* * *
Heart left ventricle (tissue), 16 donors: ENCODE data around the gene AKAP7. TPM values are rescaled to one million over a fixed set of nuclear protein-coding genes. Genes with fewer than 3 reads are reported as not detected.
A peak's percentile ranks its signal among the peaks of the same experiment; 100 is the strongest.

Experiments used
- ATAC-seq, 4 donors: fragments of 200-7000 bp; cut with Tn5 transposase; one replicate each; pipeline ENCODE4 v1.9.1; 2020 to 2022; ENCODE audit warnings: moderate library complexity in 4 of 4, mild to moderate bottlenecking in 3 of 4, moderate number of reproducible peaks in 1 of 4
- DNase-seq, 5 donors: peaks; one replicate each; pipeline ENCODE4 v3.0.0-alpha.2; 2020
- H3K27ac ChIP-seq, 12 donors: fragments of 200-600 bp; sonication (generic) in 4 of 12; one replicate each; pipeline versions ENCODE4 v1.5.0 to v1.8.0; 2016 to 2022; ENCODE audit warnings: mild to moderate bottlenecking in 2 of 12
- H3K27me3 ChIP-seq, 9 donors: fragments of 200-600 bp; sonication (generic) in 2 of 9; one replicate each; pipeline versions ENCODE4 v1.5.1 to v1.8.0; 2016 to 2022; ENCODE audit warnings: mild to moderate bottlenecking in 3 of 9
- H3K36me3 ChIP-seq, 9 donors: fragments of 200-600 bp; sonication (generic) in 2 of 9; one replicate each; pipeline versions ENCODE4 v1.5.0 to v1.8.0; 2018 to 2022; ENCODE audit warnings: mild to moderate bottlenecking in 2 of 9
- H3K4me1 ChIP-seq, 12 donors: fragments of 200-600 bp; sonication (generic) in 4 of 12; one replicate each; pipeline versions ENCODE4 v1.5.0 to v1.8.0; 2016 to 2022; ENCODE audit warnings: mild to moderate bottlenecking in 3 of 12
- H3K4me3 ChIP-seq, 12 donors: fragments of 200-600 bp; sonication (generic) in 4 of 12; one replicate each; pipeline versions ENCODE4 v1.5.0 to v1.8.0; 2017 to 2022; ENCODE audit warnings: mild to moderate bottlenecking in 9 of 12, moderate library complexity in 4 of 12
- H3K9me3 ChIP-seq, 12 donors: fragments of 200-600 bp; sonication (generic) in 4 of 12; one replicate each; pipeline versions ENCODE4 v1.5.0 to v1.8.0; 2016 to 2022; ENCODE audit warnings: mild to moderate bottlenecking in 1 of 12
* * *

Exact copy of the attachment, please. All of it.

Heart left ventricle (tissue), 16 donors: ENCODE data around the gene AKAP7. TPM values are rescaled to one million over a fixed set of nuclear protein-coding genes. Genes with fewer than 3 reads are reported as not detected.
A peak's percentile ranks its signal among the peaks of the same experiment; 100 is the strongest.

Experiments used
- ATAC-seq, 4 donors: fragments of 200-7000 bp; cut with Tn5 transposase; one replicate each; pipeline ENCODE4 v1.9.1; 2020 to 2022; ENCODE audit warnings: moderate library complexity in 4 of 4, mild to moderate bottlenecking in 3 of 4, moderate number of reproducible peaks in 1 of 4
- DNase-seq, 5 donors: peaks; one replicate each; pipeline ENCODE4 v3.0.0-alpha.2; 2020
- H3K27ac ChIP-seq, 12 donors: fragments of 200-600 bp; sonication (generic) in 4 of 12; one replicate each; pipeline versions ENCODE4 v1.5.0 to v1.8.0; 2016 to 2022; ENCODE audit warnings: mild to moderate bottlenecking in 2 of 12
- H3K27me3 ChIP-seq, 9 donors: fragments of 200-600 bp; sonication (generic) in 2 of 9; one replicate each; pipeline versions ENCODE4 v1.5.1 to v1.8.0; 2016 to 2022; ENCODE audit warnings: mild to moderate bottlenecking in 3 of 9
- H3K36me3 ChIP-seq, 9 donors: fragments of 200-600 bp; sonication (generic) in 2 of 9; one replicate each; pipeline versions ENCODE4 v1.5.0 to v1.8.0; 2018 to 2022; ENCODE audit warnings: mild to moderate bottlenecking in 2 of 9
- H3K4me1 ChIP-seq, 12 donors: fragments of 200-600 bp; sonication (generic) in 4 of 12; one replicate each; pipeline versions ENCODE4 v1.5.0 to v1.8.0; 2016 to 2022; ENCODE audit warnings: mild to moderate bottlenecking in 3 of 12
- H3K4me3 ChIP-seq, 12 donors: fragments of 200-600 bp; sonication (generic) in 4 of 12; one replicate each; pipeline versions ENCODE4 v1.5.0 to v1.8.0; 2017 to 2022; ENCODE audit warnings: mild to moderate bottlenecking in 9 of 12, moderate library complexity in 4 of 12
- H3K9me3 ChIP-seq, 12 donors: fragments of 200-600 bp; sonication (generic) in 4 of 12; one replicate each; pipeline versions ENCODE4 v1.5.0 to v1.8.0; 2016 to 2022; ENCODE audit warnings: mild to moderate bottlenecking in 1 of 12